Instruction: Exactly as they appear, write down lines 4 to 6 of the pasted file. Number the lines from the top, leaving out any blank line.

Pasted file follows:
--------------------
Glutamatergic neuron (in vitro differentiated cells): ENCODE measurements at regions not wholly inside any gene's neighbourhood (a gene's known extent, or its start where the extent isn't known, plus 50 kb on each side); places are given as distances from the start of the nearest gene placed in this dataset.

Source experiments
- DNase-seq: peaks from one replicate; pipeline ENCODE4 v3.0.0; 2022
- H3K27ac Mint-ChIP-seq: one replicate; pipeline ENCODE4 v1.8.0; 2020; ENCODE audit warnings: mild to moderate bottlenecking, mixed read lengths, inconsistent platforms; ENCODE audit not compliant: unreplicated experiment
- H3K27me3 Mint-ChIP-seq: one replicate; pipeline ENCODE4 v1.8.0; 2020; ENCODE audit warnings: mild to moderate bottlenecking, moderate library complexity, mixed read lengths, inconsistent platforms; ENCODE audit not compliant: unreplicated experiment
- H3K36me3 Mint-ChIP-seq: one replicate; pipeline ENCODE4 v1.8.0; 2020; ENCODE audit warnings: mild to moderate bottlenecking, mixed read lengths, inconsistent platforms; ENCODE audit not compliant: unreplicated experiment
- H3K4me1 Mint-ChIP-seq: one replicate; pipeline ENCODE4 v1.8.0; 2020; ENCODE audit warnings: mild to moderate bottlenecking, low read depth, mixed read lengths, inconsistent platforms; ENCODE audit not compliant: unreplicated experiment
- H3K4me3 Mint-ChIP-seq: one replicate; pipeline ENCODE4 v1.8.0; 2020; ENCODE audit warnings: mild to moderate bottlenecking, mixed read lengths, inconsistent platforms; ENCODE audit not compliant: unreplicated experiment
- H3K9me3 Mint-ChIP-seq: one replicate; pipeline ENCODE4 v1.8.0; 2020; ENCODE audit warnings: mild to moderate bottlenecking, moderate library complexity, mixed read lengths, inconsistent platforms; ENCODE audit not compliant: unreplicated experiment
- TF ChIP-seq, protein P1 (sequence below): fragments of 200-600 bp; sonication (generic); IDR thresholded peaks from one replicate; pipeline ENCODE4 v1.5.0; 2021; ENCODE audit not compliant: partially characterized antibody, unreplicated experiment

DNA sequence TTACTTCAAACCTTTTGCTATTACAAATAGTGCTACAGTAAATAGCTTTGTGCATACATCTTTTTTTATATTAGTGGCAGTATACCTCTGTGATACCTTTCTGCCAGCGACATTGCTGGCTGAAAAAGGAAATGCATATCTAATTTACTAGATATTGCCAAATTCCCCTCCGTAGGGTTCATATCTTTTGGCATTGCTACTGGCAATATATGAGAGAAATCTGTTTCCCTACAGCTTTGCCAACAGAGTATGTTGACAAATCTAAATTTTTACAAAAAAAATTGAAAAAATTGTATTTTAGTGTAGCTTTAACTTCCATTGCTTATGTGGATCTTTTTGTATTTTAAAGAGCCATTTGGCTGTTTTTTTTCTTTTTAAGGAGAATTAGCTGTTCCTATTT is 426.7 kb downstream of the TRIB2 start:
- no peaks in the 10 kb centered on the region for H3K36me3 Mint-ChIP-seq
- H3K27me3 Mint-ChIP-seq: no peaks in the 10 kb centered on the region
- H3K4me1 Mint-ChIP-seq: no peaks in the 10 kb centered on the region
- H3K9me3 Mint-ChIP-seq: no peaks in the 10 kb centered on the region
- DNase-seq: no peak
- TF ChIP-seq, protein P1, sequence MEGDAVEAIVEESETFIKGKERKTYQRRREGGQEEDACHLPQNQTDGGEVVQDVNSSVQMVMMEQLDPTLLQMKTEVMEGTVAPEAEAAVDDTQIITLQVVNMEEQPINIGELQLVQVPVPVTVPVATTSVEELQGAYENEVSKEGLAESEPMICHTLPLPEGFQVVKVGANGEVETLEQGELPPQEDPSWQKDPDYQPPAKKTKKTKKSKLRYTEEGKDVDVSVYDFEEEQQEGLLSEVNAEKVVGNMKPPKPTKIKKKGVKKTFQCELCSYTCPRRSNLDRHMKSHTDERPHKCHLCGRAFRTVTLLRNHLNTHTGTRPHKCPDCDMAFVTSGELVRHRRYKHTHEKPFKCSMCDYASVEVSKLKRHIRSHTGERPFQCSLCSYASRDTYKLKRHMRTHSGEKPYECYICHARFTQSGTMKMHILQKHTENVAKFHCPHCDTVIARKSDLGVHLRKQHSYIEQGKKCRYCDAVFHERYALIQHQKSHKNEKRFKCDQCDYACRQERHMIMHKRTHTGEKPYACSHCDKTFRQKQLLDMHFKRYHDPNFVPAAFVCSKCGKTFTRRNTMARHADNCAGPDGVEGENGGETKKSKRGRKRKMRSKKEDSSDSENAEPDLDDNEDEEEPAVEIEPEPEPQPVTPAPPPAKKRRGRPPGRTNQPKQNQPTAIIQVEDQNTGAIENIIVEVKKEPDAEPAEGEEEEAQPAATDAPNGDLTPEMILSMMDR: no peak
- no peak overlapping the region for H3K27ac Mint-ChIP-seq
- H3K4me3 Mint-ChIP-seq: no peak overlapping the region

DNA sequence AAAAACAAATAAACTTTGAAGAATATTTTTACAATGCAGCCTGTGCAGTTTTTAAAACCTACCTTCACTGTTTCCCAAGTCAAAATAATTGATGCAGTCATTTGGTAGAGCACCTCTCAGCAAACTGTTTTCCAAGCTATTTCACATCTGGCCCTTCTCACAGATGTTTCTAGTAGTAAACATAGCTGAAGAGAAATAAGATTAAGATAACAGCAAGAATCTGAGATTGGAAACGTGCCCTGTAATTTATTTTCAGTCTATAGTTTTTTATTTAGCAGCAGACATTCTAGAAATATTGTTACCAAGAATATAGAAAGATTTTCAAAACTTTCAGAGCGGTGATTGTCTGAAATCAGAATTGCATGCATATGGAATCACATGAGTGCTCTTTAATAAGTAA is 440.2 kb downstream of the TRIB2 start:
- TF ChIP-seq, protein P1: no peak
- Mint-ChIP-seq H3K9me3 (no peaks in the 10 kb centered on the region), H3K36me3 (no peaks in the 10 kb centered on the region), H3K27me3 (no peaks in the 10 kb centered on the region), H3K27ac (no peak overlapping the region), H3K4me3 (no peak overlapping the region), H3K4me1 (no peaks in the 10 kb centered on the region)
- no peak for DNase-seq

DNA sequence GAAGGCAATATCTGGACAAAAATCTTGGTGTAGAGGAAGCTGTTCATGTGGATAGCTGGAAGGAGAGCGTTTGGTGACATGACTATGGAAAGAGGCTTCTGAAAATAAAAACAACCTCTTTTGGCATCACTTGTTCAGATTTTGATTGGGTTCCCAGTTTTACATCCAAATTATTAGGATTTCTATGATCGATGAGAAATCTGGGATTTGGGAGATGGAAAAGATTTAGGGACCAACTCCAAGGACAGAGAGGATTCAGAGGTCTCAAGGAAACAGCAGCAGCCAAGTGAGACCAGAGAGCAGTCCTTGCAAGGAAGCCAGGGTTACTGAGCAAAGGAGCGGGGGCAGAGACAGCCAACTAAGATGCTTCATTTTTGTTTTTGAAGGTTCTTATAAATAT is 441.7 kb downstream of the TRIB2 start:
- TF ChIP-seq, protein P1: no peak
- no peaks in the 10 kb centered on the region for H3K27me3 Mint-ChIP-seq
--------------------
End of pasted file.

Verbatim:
- H3K27ac Mint-ChIP-seq: one replicate; pipeline ENCODE4 v1.8.0; 2020; ENCODE audit warnings: mild to moderate bottlenecking, mixed read lengths, inconsistent platforms; ENCODE audit not compliant: unreplicated experiment
- H3K27me3 Mint-ChIP-seq: one replicate; pipeline ENCODE4 v1.8.0; 2020; ENCODE audit warnings: mild to moderate bottlenecking, moderate library complexity, mixed read lengths, inconsistent platforms; ENCODE audit not compliant: unreplicated experiment
- H3K36me3 Mint-ChIP-seq: one replicate; pipeline ENCODE4 v1.8.0; 2020; ENCODE audit warnings: mild to moderate bottlenecking, mixed read lengths, inconsistent platforms; ENCODE audit not compliant: unreplicated experiment